What Occurs When Parents Take Away Our Cell Phones?

More than 65 percent of parents, according to Teenmag.com, take away phones or the internet as a form of punishment. As an adolescent, I want parents to know that while this may prevent us from using our phones in the house, it frequently has a detrimental effect on us that can be observed.

It affects our psychological wellness.

I frequently fall asleep by listening to music, watching peaceful movies, or calling a close friend. I had devised my own routine to alleviate my mental illness and anxiety during the night, a virtually awful period. When my parents would confiscate my phone, I would no longer sleep through the night. I began acting dishonestly by claiming to put my phone aside while secretly retaining it (sorry, Mom). These were my efforts to manage my own anxiety and rebuild my successful routine.

It can feel lonely.

Having my phone taken away at night made me feel like an island for a long time. I was unable to engage in my calming nighttime rituals or call my friends if necessary. I loathed waking up to texts from troubled friends and realizing I was unable to help them. Discussions continued without me, and my connection with my partner had to be modified for us to converse prior to my declared bedtime. As adolescents, when we receive punishments we do not like, we find any means required to break the norm. Some adolescents sneak out or experiment with drugs. I understand why my parents urged me to refrain from using my phone at night, but it did not help me fall asleep earlier than they had hoped.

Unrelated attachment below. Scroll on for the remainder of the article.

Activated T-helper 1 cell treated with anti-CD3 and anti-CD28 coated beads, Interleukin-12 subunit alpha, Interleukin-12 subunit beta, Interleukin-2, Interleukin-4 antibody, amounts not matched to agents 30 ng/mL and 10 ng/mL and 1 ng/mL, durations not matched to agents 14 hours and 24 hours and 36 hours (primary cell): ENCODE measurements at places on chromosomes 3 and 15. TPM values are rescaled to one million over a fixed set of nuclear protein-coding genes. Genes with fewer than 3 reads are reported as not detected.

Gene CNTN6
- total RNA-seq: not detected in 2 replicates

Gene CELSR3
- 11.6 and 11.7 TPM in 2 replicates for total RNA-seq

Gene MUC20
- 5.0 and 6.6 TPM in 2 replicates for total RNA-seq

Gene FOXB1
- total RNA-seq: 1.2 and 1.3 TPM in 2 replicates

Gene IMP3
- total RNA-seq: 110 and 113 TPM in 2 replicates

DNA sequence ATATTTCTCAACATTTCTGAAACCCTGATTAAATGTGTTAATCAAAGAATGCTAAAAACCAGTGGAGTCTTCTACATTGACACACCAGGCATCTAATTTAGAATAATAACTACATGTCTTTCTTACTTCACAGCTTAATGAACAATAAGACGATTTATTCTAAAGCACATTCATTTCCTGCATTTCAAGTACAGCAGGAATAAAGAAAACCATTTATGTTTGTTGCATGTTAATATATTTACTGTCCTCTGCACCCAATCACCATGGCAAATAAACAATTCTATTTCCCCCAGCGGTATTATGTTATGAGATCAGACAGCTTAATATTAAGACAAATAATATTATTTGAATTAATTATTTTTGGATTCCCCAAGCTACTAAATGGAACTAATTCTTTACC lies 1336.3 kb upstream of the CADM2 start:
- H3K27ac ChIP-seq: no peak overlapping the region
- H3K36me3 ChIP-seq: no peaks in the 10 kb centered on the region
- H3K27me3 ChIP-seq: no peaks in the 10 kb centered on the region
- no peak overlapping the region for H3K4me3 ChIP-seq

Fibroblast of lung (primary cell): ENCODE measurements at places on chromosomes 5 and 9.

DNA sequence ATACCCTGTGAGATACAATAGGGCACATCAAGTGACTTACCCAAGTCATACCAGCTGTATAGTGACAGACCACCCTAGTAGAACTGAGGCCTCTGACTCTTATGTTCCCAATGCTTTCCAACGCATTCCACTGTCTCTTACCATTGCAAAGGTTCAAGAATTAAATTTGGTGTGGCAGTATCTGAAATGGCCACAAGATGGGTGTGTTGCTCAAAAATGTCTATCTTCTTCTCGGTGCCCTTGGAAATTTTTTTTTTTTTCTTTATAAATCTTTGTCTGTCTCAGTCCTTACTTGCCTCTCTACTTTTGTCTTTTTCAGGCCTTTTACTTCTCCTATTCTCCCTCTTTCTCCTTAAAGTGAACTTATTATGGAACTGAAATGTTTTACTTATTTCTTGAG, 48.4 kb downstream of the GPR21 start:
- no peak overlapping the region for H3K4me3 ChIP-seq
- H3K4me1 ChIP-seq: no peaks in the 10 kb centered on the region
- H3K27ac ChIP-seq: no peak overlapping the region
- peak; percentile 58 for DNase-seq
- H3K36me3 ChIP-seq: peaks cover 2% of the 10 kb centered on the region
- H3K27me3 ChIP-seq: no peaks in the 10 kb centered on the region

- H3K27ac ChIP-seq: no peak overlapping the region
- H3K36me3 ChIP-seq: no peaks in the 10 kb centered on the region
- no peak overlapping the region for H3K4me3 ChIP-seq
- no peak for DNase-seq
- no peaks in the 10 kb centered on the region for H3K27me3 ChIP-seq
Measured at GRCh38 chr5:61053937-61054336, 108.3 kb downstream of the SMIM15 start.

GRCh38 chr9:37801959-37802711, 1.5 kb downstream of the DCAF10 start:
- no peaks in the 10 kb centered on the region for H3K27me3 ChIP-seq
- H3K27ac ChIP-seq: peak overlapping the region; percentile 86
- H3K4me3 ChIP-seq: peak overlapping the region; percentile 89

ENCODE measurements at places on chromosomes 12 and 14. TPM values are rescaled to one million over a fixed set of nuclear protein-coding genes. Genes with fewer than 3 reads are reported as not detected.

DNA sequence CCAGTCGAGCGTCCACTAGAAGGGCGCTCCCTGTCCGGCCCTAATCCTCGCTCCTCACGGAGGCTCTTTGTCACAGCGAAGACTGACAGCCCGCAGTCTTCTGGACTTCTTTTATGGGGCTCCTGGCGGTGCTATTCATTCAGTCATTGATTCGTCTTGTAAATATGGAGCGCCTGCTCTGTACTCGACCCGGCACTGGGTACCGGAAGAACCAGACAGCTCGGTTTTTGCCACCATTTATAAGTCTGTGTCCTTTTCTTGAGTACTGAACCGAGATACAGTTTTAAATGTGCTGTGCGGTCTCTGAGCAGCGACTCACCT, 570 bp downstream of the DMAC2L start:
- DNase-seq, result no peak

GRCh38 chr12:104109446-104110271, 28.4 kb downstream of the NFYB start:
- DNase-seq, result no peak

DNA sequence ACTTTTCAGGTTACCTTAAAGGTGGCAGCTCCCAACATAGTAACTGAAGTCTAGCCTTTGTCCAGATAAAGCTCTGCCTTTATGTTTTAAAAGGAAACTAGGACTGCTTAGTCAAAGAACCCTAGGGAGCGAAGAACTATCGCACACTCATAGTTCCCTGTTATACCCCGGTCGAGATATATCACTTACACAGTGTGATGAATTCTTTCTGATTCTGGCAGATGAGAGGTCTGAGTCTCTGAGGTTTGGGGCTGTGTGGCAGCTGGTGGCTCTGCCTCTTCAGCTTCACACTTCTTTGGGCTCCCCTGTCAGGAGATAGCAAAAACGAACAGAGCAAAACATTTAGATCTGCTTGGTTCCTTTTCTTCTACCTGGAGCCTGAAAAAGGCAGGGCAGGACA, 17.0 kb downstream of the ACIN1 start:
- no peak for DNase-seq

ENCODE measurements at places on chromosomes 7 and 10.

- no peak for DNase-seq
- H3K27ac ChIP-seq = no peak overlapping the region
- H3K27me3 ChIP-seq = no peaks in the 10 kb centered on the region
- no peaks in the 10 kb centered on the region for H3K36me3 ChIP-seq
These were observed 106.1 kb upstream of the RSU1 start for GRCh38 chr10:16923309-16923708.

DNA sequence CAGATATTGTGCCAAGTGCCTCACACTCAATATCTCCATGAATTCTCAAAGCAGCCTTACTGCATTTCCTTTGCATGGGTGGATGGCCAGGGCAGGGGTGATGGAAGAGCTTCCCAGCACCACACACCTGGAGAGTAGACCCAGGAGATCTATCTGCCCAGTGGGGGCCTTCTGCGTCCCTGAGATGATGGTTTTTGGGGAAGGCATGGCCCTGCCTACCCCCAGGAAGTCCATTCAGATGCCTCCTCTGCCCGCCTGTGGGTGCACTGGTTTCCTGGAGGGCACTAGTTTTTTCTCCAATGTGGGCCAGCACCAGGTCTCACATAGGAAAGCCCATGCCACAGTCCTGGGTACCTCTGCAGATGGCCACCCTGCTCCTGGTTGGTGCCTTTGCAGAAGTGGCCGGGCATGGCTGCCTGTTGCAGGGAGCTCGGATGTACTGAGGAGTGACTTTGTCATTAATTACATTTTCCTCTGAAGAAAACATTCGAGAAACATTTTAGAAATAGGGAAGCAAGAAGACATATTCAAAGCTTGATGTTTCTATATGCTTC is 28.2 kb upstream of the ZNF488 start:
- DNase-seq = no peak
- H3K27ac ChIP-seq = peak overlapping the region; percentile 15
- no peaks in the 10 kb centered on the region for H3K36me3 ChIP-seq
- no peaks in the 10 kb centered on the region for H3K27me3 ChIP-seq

How Parents May Assist in Combating This Addiction

Clinical psychologist Lisa Damour, Ph.D., Parenting advisor and author of Under Pressure: Facing the Epidemic of Stress and Anxiety in Girls, advises parents to begin monitoring their children’s phone usage as soon as their child has access to a phone. “In reality, when preteens or teenagers lobby for their first phone, parents have a great deal of sway over the rules that will apply. I advise parents to initially impose numerous restrictions, some of which can be loosened with time.”

I understand why my parents urged me to refrain from using my phone at night, but it did not help me fall asleep earlier than they had hoped.

“I would be concerned if a young person appeared unable to control their emotions or fall asleep at night without a phone,” she says. “This can be averted in advance by enforcing simple phone access restrictions, such as prohibiting phones from bedrooms, meals, and in-person family gatherings. But, if it is too late and a young child has become dependent on a phone to feel peaceful, this is a severe matter.”

Dr. Damour recommends parents emphasize the significance of not requiring any external force (such as a drug, another person, or a phone) to feel tranquil or emotionally safe. “If a kid cannot take steps toward operating independently from his or her phone, I recommend that the parent help the child develop emotional regulation skills or find a professional who can assist the teen in doing so.”